I'm having a hard time proving that A is hermitian where A acting on f gives the integral from a to x of f(x'ðŸ˜‰dx'. Could anyone help me out? I can't seem to force hermiticity after doing <g|Af> by parts, but I'm not sure if I've gone as far as I can. It's kind of hard to post the math I have tried here, but if anyone could give me some advice, I'd appreciate it.

Originally posted by amolv06 I'm having a hard time proving that A is hermitian where A acting on f gives the integral from a to x of f(x'ðŸ˜‰dx'. Could anyone help me out? I can't seem to force hermiticity after doing <g|Af> by parts, but I'm not sure if I've gone as far as I can. It's kind of hard to post the math I have tried here, but if anyone could give me some advice, I'd appreciate it.

I barely passed linear algebra and differential equations...sorry!

How do you define your inner product? If you use the L2 definition of an inner product, then A is not hermitian at all if I'm not mistaken... (take e.g. g(x) = x, f(x) = x^2, a = 0)

I could be wrong though, I'm a bit rusty on this subject.

Originally posted by KazetNagorra How do you define your inner product? If you use the L2 definition of an inner product, then A is not hermitian at all if I'm not mistaken... (take e.g. g(x) = x, f(x) = x^2, a = 0)

I could be wrong though, I'm a bit rusty on this subject.

"How do you define your inner product?"

Correct, using the L2 definition. Both f and g lie in Hilbert space, so they are complex. I must show that A is either hermitian or not hermitian more generally. I do not think the professor would allow us to select specific vectors. I think I've got it, though. A is non-hermitian, as <f|Ag>=-<Af|g>.

Originally posted by amolv06 "How do you define your inner product?"

Correct, using the L2 definition. Both f and g lie in Hilbert space, so they are complex. I must show that A is either hermitian or not hermitian more generally. I do not think the professor would allow us to select specific vectors. I think I've got it, though. A is non-hermitian, as <f|Ag>=-<Af|g>.

If you want to show A is not hermitian, then showing a single example where it does not apply suffices.

That said, our professor has instructed us to consider the wavefunctions localized, which leads certain operators (such as the derivative) to be hermitian in these cases, whereas in general (from a mathematical, and not a physical perspective) they would not be. Such results seem to be most readily apparent by actually performing the calculus on abstract vectors, at least to me. If you have a more efficient method, please do share.

Thanks,

Amol

Edit: Just some musing on my part -- please let me know if it sounds reasonable --

Localizing the wavefunction must put all the work we're doing in some subspace of the complex function space. Using your point above, if I could find two vectors for which A was not hermitian in this subspace, I would have proved non-hermiticity for A. That said, I'm having a hard time convincing myself that I would be able to accurately pick out vectors which lie in the appropriate subspace.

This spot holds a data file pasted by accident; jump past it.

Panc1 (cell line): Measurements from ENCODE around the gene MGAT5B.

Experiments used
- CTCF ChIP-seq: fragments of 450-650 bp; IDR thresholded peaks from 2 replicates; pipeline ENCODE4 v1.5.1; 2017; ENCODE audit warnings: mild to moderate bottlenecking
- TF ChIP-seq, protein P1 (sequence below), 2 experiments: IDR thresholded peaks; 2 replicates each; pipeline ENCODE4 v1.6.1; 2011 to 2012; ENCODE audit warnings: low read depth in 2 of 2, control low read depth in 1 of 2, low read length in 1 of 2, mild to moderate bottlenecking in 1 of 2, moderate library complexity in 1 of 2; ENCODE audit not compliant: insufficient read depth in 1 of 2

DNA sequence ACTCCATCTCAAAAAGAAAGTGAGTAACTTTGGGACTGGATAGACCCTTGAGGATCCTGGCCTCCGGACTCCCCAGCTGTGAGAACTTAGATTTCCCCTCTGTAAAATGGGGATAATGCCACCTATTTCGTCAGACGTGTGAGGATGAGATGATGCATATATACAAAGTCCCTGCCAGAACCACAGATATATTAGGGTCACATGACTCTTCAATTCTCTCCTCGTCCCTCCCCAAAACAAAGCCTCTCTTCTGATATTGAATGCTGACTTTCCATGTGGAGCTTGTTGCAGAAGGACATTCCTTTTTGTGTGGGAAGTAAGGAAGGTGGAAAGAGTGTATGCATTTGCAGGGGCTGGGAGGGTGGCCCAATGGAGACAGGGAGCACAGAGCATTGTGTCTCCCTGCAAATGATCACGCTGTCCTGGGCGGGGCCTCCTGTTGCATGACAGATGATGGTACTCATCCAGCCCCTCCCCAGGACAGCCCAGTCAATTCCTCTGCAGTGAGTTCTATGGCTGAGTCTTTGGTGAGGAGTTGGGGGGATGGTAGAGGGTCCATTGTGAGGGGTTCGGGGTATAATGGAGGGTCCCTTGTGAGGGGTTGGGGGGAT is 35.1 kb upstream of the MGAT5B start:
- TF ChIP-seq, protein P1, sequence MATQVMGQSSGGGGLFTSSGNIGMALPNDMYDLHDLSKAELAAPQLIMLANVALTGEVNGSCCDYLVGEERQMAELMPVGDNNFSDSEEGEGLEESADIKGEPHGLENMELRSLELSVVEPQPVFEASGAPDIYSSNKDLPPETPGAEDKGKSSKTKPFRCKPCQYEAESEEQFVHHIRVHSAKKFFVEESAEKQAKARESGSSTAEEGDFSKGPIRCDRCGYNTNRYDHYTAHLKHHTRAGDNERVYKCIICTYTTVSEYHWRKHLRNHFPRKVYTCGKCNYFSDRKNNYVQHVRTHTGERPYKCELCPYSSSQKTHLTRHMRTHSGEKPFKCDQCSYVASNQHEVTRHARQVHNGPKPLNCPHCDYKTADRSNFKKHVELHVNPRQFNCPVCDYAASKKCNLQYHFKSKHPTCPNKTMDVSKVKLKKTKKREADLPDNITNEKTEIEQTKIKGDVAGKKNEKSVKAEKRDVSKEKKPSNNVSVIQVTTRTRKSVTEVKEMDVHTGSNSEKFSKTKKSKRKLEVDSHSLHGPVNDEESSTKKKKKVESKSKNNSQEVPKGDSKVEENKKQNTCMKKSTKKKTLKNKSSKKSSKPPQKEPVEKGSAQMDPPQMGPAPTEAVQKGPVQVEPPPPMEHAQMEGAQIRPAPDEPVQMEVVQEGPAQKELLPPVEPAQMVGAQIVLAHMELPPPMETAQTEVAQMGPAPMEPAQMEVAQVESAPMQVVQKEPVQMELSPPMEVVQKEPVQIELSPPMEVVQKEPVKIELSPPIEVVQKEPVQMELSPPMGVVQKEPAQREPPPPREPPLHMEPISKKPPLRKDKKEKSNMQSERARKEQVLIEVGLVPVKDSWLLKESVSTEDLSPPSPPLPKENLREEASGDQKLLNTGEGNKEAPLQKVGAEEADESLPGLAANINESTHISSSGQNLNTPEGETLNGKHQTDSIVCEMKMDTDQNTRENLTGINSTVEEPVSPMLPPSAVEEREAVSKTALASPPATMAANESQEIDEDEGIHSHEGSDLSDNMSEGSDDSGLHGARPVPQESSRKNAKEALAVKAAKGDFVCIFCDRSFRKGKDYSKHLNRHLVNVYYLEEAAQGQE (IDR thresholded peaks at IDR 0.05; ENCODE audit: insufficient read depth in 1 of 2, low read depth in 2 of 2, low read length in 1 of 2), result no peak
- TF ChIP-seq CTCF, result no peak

I believe I've solved the problem from a more abstract perspective, but what you said never dawned on me for some reason. Does everything above sound reasonable to you?

I'm not sure what your professor means by "considering the wavefunctions localized", but if certain wavefunctions f and g do not overlap, <f|g> = 0, and for these wavefunctions, A is probably hermitian (not sure though). It's an important concept in quantum physics because in principle, all e.g. electrons in the universe are correlated with each other due to the symmetrization requirement - but if the individual wavefunctions do not overlap, you can describe the (clusters of) electrons seperately.

I am sorry, this is all very new to me, but I don't quite understand. Perhaps this is just semantics, but wouldn't normalizability be a consequence of the convergence of the inner product of the wavefunction with itself, rather than the other way around?

Furthermore, I understand that when referring to a localized particle, the wave function vanishes outside a certain region of space. Would it be inappropriate, then, to call a wavefunction which vanishes at infinity localized? I believe this is how he has been doing it.

I'm sorry, I don't mean to challenge you, and I appreciate your help, I am just trying to get a better grasp on the terminology. We are still early in my class, so it is very possible, even likely, that I'm confusing some of the terminology and/or concepts.

Originally posted by amolv06 I am sorry, this is all very new to me, but I don't quite understand. Perhaps this is just semantics, but wouldn't normalizability be a consequence of the convergence of the inner product of the wavefunction with itself, rather than the other way around?

Furthermore, I understand that when referring to a localized particle, the wave function vanishes o ...[text shortened]... is very possible, even likely, that I'm confusing some of the terminology and/or concepts.

Oh I get what you mean, yeah I think you can see it that way.